‘When it came time to put up the stone’


Photograph by Mick Baker

From The New York Times:

Forever the prankster, my father died at 79 on Yom Kippur of 2003, prompting my mother’s comment: “That day is for the holy — how did they ever let him in?”

Wicked or not, Dad was much loved by his siblings and his nieces and nephews. However, my brother, Andrew, and I had a different narrative. To us, our father was a failed lawyer, a sadistic philanderer — not much of a role model. When it came time to put up the stone, which according to Jewish custom is within a year after a death, we stalled. For a very long time.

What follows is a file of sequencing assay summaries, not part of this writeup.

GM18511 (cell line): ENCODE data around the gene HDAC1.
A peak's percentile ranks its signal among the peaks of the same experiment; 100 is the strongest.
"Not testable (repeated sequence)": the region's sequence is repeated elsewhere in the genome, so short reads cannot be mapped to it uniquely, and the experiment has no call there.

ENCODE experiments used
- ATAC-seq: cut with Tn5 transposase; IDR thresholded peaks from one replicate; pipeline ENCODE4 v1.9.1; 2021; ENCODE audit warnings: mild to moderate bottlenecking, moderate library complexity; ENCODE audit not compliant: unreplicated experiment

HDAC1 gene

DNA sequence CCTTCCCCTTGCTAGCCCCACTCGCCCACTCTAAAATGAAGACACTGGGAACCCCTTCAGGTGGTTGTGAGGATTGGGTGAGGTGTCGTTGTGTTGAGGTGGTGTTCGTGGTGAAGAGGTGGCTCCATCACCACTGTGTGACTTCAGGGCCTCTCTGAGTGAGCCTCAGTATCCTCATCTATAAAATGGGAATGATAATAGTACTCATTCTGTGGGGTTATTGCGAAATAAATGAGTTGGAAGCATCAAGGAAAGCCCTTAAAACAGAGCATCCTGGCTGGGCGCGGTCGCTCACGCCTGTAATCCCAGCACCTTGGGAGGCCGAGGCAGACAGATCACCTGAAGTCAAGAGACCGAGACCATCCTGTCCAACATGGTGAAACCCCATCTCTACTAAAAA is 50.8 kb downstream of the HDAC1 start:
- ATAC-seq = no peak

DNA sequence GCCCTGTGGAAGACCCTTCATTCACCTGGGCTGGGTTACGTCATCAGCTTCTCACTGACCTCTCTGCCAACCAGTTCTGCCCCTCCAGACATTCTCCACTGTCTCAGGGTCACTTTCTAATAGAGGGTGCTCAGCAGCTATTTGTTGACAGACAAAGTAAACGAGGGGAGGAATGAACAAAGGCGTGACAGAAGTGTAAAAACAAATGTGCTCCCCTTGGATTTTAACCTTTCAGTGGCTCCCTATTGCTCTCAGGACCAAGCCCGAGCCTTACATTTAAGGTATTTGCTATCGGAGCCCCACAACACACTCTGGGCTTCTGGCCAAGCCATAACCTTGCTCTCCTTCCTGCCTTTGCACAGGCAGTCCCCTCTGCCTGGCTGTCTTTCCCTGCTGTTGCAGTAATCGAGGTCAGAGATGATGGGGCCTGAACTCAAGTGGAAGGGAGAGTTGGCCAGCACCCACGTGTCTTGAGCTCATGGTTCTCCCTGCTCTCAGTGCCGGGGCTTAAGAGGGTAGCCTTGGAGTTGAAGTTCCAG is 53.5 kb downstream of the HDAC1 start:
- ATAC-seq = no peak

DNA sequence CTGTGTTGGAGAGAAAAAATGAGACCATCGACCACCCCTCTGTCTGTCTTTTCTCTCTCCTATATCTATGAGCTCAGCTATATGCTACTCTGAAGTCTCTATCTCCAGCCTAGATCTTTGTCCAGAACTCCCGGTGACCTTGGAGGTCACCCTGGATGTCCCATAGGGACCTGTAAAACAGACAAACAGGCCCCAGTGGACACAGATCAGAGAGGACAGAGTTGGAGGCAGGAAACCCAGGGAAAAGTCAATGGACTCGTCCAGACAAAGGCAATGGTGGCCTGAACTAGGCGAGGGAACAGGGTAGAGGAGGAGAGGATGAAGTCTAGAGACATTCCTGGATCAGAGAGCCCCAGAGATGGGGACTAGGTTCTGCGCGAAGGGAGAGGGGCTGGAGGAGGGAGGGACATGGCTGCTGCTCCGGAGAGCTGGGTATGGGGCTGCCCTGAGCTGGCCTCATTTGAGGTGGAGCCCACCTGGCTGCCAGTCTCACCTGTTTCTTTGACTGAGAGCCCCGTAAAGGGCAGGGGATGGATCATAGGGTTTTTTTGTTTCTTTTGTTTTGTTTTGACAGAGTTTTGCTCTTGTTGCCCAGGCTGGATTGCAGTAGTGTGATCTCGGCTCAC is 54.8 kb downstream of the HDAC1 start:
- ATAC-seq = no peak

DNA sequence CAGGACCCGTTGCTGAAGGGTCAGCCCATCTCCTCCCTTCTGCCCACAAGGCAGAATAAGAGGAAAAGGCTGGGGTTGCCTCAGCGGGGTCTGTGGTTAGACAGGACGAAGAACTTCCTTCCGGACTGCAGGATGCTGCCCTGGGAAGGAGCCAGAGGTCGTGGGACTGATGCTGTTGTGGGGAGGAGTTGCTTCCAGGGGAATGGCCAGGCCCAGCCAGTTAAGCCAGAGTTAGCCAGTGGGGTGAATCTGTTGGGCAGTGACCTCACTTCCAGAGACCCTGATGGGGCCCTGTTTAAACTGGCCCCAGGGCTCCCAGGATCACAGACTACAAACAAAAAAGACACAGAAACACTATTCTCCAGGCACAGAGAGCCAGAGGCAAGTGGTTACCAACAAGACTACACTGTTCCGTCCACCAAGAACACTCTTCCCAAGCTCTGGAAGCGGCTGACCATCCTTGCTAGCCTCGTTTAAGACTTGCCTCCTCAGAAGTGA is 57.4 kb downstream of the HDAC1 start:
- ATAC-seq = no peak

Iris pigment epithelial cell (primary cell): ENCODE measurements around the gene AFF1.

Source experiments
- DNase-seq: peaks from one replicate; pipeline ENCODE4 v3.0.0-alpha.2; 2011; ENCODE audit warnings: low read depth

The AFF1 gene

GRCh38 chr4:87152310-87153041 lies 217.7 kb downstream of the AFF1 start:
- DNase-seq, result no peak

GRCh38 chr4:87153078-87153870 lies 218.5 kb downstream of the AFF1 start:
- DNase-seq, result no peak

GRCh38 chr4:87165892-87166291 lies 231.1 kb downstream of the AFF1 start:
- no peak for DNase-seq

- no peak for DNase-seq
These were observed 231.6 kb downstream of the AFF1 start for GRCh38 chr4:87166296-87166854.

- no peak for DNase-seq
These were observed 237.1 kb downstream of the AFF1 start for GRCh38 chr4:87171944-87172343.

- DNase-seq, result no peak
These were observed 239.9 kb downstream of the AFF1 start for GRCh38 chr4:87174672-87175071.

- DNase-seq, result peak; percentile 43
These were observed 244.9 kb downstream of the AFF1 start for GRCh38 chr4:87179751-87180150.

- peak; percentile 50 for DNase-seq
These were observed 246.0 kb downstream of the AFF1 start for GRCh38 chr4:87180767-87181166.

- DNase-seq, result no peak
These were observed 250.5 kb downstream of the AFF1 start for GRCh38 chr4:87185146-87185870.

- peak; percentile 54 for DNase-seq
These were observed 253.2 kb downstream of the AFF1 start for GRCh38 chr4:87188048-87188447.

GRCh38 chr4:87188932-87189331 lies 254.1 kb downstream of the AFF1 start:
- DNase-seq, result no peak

Dad’s sister lost patience with us. One winter night six years after my father’s death, she shouted at me over the phone. I could just imagine her finger jabbing the air as she threatened me, “We will do it ourselves and have our own unveiling and we’ll never tell you. Take your hatred of your father to the grave!”

Only looking back on it now do I see the callousness of our fribbling. I should have been sympathetic; after all, she loved her younger brother just as I did my older.


“Writer’s Block at the Tombstone”, Alice Feirling, The New York Times